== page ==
“Christmas is a day of meaning and traditions, a special day spent in the warm circle of family and friends.”
~Margaret Thatcher

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My husband and I have a holiday tradition when it comes to Christmas dinner. This is a tradition that was slowly developed over time, and that manifested in a very organic way. This is not a tradition that either of us brought with us from our families.

For Our first Christmas together, I’m fairly certain that I made him a Christmas ham with all the trimmings. I made a homemade glaze and adorned the beautiful half ham with pineapple rings, cherries, cloves, and honey. It was a loving gesture I chose to make because of a tradition that I had brought with me from my family (I used to always make ham with my grandmother). It was also a lot of work for a young couple spending Christmas alone together. We were living in California at the time, and both of our families lived on the East Coast. We spent six (maybe seven) Christmases together mostly alone (away from family) while living as a young couple in Los Angeles.

Things got a bit simpler after that first one and we started making easy Christmas meals like Shrimp Alfredo. After all, it was usually just the two of us. Friends would drop by, but not for dinner, and not often for very long.

I’m not sure exactly when it happened, though I think it might have been our first Christmas living together (just under four years into our relationship). I eventually made the connection that lasagna is both my husband’s (then boyfriend’s) favorite meal, and an easy dish to make in advance. In fact, I’ll argue that lasagna tastes better when it is made at least a day ahead of time.

I made him lasagna that Christmas and I don’t think he had ever been happier with a holiday meal.

Ever since then, with the exception of a Christmas where I was super super super sick, we have had lasagna for Christmas dinner. This is a tradition that we also decided early on we would continue when we had children, for one major reason. While Thanksgiving is a sort of “cooking holiday,” where people spend all day in the kitchen eating and snacking (and drinking) while the kids all play together, Mark and I both agree that Christmas is for family time. Once we (hopefully) have children, neither of us wants to be a slave to the stove. We want to open gifts together; spend the day playing with our kids and their new toys; reading them their new books; watching their new movies together as a family.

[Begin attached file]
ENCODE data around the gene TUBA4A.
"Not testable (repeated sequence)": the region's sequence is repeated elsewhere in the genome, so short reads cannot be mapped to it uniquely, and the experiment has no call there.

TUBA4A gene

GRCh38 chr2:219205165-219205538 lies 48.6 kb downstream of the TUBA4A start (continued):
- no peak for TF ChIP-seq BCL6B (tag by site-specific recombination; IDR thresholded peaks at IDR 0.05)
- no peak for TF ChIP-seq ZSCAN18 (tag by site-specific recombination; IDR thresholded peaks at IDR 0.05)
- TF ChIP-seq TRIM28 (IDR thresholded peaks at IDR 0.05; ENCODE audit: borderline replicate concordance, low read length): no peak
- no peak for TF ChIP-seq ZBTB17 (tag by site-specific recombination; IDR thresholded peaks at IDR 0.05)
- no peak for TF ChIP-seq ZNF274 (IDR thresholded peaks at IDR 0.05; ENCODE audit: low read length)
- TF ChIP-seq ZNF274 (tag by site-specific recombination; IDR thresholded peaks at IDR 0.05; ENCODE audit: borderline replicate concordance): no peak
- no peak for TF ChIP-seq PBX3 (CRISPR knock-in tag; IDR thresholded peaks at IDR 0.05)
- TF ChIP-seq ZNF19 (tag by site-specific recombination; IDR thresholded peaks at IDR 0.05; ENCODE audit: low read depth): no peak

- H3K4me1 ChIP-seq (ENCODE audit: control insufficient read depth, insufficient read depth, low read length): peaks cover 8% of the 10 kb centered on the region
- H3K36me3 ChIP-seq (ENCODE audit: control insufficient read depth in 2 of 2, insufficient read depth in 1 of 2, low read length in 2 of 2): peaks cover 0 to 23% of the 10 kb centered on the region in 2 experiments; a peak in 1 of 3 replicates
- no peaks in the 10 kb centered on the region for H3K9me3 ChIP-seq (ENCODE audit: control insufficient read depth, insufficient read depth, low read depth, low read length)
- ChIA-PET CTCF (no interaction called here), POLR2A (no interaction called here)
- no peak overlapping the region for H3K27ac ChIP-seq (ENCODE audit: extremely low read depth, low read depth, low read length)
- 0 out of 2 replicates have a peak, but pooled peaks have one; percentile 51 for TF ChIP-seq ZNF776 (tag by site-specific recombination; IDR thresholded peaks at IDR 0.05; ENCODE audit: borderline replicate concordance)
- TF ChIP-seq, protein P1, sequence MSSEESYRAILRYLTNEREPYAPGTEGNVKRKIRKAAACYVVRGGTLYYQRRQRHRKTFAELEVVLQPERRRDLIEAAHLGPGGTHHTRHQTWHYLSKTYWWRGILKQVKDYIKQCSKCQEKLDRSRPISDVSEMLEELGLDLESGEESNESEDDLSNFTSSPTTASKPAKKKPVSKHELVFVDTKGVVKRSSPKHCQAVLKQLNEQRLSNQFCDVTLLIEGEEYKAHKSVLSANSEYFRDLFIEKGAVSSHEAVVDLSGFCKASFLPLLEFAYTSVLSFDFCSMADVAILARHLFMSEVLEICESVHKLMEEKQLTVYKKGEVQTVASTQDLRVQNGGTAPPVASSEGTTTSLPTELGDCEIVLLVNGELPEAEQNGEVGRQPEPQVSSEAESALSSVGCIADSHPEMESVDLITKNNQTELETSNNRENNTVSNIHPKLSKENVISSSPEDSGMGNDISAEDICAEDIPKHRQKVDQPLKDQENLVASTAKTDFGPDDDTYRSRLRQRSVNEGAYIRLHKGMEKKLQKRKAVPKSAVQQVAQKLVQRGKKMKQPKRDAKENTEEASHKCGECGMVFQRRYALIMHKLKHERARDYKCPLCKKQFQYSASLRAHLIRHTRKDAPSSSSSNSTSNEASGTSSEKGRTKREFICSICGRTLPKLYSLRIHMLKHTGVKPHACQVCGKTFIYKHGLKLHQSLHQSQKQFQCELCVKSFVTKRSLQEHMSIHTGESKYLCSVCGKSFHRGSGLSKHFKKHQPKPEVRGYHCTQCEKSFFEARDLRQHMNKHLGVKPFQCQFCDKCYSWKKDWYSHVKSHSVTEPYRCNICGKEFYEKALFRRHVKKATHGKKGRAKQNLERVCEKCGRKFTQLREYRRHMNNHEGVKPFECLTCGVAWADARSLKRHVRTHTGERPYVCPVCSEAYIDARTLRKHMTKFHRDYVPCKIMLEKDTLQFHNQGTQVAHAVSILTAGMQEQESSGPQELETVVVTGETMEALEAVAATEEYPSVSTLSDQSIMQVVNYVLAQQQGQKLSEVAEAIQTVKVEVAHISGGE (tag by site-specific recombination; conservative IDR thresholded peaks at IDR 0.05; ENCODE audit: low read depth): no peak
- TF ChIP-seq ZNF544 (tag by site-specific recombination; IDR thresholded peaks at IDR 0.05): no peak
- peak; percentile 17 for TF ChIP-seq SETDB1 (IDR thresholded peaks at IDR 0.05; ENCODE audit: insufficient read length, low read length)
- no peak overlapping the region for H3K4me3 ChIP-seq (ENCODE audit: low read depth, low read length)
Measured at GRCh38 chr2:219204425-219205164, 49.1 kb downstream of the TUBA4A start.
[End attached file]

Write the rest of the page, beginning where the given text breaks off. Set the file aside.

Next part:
Lasagna is something that I can make a day or two ahead  of time, and leave in the fridge. On Christmas day, all I need to do is heat it up in the oven, serve it with some warm crusty bread and a salad. I’ll put maybe five minutes worth of effort into an impressive Holiday meal that would even be enough food to feed both of our entire extended families.

Though having that family of “someday children” has never before seemed to be such an impossible reality, our Christmas lasagna tradition will still carry on.

Especially this year.

Our last two years have been pretty much crap. 2015 and 2016 both brought equal amounts of infertility depression, even if I wasn’t officially diagnosed with endometriosis until January 2016…and officially officially diagnosed until my surgery two weeks ago.

So despite the fact that 2016 has seemed to be a pretty all around crummy year for most people…pretty much everywhere…including us…this year was also a really big year for my husband and I in one very momentous area.

We bought our first house together. In fact, we bought our first home, ever. Both first time home owners, and both people who never really thought we would own…ever.

So even though we partially bought this house for our “someday” family (which we still desperately hope to conceive), we did buy a home.

Our first home. 

Our first Christmas in our first home must include lasagna.

I started to make the sauce tonight. It is sitting in my crock pot on low at the moment (it will cook overnight). Just as you can’t make a lasagna you plan to eat on the same day, you cannot make same day sauce. 🙂

I am planing a post for later in the week about a fertility boosting meal plan, (it’s not a diet, so I won’t call it a diet) and my lasagna this year is going to mostly follow that plan. I’ll be back tomorrow to write a breakdown of my “clean” sauce recipe, and talk more about how I am hoping a Mediterranean diet will help our fertility chances for our next IUI attempt.

What are some of your holiday meal traditions? When did they start, and why?

~Sam